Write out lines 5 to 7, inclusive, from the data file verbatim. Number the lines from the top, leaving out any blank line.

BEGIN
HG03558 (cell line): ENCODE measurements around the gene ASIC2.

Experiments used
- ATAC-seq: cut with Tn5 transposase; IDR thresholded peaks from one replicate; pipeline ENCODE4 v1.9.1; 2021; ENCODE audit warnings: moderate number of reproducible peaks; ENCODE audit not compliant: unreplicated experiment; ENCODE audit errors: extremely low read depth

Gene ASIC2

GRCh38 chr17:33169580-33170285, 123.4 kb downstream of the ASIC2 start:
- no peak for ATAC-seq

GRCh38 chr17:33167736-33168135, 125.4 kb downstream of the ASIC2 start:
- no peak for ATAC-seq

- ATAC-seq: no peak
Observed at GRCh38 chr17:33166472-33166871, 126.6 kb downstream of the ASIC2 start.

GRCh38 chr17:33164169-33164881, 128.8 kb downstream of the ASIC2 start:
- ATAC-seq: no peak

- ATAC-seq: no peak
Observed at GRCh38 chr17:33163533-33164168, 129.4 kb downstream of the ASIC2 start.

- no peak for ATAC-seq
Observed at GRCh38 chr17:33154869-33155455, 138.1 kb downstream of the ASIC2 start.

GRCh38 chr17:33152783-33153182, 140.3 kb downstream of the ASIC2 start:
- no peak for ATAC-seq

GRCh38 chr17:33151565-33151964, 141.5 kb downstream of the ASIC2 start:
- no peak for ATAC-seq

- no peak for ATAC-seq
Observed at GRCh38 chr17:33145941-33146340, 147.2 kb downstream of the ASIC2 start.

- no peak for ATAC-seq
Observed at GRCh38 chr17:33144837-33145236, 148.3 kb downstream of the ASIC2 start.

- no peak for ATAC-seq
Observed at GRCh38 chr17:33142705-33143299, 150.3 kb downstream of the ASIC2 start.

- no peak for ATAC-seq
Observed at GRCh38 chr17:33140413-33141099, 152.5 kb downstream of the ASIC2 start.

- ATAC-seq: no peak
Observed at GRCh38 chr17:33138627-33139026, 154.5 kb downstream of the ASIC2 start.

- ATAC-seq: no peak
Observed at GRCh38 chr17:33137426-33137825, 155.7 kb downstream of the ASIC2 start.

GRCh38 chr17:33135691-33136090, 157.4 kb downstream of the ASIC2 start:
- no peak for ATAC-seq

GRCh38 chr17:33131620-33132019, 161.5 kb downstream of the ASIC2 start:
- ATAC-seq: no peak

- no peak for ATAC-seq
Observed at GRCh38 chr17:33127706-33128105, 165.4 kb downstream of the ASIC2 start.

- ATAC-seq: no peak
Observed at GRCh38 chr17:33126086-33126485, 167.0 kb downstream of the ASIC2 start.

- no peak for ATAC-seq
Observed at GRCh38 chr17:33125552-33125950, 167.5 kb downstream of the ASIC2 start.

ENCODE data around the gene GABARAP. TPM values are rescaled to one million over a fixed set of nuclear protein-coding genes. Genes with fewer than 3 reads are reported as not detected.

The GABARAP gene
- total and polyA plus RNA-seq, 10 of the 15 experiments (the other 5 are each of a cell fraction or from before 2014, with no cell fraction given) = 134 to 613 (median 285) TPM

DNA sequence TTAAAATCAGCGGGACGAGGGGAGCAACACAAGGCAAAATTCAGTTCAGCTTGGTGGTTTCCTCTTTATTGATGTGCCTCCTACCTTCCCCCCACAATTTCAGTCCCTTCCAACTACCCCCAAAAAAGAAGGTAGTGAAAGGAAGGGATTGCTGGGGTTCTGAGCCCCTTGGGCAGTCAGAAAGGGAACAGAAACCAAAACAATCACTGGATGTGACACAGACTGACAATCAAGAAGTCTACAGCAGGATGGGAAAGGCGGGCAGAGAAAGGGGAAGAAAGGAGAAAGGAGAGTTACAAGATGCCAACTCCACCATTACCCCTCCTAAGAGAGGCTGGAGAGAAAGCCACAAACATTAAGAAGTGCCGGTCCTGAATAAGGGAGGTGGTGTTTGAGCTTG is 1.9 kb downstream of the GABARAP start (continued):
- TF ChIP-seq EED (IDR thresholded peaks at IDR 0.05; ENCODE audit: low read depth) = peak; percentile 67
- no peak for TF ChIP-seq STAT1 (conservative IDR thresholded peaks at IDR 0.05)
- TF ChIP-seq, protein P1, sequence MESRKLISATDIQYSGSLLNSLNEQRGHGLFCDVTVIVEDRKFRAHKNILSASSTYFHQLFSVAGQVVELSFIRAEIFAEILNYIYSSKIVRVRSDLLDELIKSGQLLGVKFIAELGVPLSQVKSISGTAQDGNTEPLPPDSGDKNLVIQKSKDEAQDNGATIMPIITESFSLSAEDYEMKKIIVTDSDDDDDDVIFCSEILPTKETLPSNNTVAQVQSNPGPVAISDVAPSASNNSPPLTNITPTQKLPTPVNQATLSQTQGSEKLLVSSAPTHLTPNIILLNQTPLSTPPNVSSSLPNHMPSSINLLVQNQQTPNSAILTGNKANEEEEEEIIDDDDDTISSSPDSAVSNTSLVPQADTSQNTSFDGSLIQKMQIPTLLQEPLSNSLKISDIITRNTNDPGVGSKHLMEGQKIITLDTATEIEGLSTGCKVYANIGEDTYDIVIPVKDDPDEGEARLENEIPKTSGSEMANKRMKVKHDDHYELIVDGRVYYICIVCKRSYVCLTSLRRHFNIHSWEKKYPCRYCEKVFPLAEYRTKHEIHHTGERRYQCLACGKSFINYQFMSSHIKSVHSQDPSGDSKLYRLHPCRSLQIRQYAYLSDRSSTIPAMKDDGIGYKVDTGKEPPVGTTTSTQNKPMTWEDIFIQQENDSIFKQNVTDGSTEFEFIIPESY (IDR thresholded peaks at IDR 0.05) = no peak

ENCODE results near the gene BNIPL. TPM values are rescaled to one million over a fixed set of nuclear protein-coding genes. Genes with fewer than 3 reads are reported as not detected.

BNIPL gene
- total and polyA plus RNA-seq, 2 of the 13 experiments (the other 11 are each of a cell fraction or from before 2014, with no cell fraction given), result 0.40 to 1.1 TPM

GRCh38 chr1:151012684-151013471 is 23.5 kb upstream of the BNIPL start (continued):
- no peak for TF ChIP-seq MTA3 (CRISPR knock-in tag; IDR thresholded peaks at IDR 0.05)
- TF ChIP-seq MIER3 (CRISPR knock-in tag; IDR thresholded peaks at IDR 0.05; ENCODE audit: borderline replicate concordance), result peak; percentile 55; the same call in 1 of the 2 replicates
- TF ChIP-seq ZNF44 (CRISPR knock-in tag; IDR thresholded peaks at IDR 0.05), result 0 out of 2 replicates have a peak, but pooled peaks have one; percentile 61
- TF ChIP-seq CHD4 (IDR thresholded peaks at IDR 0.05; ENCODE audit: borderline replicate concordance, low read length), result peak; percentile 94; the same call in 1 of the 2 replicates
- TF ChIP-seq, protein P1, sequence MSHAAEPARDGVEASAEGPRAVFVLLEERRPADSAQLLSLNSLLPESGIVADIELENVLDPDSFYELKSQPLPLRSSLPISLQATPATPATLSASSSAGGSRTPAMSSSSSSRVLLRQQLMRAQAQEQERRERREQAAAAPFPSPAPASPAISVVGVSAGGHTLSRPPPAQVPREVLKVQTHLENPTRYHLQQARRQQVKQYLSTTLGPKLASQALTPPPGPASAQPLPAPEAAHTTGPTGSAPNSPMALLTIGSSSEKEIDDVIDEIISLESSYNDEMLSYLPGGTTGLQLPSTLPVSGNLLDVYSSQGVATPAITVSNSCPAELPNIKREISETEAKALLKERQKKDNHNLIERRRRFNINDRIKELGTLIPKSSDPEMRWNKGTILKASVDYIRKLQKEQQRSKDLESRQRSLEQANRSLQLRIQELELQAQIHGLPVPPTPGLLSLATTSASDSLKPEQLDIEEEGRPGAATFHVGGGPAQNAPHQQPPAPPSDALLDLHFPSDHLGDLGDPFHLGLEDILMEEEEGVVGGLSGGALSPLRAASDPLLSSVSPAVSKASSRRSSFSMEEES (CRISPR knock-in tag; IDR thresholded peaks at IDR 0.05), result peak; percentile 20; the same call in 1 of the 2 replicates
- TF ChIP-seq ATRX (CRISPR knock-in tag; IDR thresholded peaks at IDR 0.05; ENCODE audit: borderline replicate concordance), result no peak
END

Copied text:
GRCh38 chr17:33169580-33170285, 123.4 kb downstream of the ASIC2 start:
- no peak for ATAC-seq

GRCh38 chr17:33167736-33168135, 125.4 kb downstream of the ASIC2 start: